Fig. 7. Rate of scission production in treated, photo-oxidized filter paper aged at 90C, 50% RH.

The thermal aging results are graphed in figure 7. The photo-oxidized but untreated sample set deteriorated very quickly, while the chemically reduced papers had a relatively long period of chemical stability. Eventually, the stabilization imparted by the reduction treatment alone seemed to run out, and the scission rate increased as the pH fell. However, the samples that had received the reduction treatment followed by calcium hydroxide washing demonstrated excellent chemical stability during the entire period of accelerated aging. The stability was far greater than the calcium hydroxide treatment alone on the photo-oxidized sheets, shown in table 3 and figure 5. In fact, the result of the combined borohydride-hydroxide treatment of photo-oxidized paper was comparable to the stabilizing effect of the calcium hydroxide treatment of unoxidized paper shown in figure 1.

In addition to the slower reduction in DP, the treated samples also retained their brightness upon thermal aging for a much longer period than did the untreated set. In figure 8, the reflectance at 460 nm is graphed versus the hours of aging, and here the same ranking of stability is seen: the untreated samples quickly became tan, the reduction-only set remained white for a brief period and then darkened at a rate similar to that of the untreated set, and the borohydride-hydroxide—treated samples remained white.

Table . Thermal Aging Following One or Two-step Treatment of Photo-oxidized Filer Paper

After again examining the ratio of carbonyls and scissions produced during aging (shown in figure 9), acid hydrolysis seems to be the primary degradation pathway here. However, for the reduction-only samples, there is a small amount of extra oxidation produced upon thermal aging, which is also indicated by the increase in carboxyl content. The borohydride-hydroxide—treated samples degraded so little during the oven aging that it is difficult to determine whether they, too, exhibit a small amount of oxidative chemistry.


The results for unaged filter papers treated with calcium hydroxide or chloride, then exposed to ultraviolet-A light, are shown in table 5. The samples treated with calcium hydroxide were somewhat neutralized, whereas the chloride treatment caused only slight neutralization. The treatments otherwise resulted in only very minor changes in DP and carbonyl and carboxyl content.

As illustrated in figure 10, the rate of scissions produced for the calcium hydroxide—treated samples is about one-third that of both the untreated set and the calcium chloride—treated set, which are virtually identical. The other notable feature of this graph is that the degradation rates are steady over the whole period of exposure, unlike the thermal aging, in which the alkali-treated sample had a period of stability followed by a gradual increasing of rate. For the photo-oxidizing sheet, there is no evidence of a protective component being exhausted.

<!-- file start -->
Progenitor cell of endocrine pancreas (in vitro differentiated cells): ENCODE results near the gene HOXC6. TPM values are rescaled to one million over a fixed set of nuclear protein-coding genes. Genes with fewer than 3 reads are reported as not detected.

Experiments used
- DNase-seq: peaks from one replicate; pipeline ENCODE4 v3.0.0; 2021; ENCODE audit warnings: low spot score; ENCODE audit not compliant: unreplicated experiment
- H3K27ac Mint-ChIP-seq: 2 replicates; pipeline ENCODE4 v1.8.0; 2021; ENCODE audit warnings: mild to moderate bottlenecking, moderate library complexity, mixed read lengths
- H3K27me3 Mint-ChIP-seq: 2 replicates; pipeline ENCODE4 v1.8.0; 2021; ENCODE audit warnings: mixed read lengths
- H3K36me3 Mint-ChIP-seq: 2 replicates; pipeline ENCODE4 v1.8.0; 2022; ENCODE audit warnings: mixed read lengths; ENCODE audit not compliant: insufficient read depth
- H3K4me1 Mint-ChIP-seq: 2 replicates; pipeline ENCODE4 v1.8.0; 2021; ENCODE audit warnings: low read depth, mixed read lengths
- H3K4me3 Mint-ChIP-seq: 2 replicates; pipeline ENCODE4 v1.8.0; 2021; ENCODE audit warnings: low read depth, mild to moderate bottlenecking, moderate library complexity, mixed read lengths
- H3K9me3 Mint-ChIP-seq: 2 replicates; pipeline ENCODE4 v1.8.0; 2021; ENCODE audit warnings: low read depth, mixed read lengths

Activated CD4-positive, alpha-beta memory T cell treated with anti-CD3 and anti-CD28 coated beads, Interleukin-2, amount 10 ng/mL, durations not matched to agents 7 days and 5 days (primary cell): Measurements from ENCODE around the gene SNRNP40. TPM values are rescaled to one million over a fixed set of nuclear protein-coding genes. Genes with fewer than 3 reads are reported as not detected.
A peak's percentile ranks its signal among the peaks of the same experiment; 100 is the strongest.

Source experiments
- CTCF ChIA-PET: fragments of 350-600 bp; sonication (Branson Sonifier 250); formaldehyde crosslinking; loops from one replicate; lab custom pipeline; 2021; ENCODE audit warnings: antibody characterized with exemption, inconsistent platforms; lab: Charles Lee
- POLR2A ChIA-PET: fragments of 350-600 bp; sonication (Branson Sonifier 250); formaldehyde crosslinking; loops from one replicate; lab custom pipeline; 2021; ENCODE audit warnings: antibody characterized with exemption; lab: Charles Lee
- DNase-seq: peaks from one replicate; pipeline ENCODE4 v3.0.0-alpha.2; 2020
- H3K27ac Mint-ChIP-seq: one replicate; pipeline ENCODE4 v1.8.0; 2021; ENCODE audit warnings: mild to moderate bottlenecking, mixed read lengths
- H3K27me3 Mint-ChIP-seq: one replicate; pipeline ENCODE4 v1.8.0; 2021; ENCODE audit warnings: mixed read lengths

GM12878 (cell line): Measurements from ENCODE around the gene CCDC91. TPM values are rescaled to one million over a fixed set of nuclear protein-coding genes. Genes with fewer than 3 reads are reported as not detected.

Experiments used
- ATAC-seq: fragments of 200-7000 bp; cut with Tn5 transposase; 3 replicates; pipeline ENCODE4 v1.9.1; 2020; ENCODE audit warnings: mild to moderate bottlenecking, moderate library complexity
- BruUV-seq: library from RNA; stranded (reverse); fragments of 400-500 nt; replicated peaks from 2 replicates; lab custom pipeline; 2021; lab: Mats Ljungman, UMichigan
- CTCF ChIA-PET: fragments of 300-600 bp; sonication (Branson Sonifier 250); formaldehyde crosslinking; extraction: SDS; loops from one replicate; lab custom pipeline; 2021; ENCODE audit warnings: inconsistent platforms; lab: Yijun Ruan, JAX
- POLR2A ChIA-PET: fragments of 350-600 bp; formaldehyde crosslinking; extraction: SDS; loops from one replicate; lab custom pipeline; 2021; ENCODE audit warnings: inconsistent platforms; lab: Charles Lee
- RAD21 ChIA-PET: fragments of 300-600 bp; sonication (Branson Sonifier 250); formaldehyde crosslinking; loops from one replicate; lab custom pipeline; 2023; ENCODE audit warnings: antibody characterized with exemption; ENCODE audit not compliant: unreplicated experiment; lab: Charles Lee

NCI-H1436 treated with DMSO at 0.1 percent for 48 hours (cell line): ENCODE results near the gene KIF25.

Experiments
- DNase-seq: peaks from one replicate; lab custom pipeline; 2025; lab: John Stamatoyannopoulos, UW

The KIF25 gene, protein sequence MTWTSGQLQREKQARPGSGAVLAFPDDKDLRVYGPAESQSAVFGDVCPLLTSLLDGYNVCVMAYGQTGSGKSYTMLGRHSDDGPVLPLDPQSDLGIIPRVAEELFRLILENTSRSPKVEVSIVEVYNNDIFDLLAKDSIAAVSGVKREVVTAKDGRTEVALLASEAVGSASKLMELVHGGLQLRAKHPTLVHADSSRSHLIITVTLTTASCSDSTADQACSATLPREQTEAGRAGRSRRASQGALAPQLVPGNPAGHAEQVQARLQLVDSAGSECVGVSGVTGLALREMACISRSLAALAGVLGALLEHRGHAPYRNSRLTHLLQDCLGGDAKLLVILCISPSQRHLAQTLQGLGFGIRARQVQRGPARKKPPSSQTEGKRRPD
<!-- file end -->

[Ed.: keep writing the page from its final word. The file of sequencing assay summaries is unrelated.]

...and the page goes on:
Fig. 8. Darkening of treated, photo-oxidized filter paper aged at 90C, 50% RH.

Fig. 9. Carbonyl versus scission production for treated, photo-oxidized filter paper aged at 90C, 50% RH. Treatments are denoted by the same symbols as in figures 7 and 8.

Fig. 10. Rate of scission production during exposure to near-ultraviolet light of untreated filter paper and papers treated with calcium chloride and calcium hydroxide.

Fig. 11. Carbonyl versus scission production for treated filter paper exposed to near-ultraviolet light. The dashed line represents one carbonyl produced per scission. Treatments are denoted by the same symbols as in figure 10.

The degradation products are graphed in figure 11, which shows a ratio of about 2.7 new carbonyl groups produced for every scission, which has been observed in a prior study of photo-oxidation of untreated sheets (Whitmore and Bogaard 1994). This product ratio is the same for both the untreated and the treated samples, indicating that the treatments are not altering the course of the photo-oxidation of cellulose but, in the case of the hydroxide treatment, merely slowing it down.

Table . Exposure to Near-Ultraviolet Light Following Calcium Treatments of Filter Paper

Copyright 2001 American Institution for Conservation of Historic & Artistic Works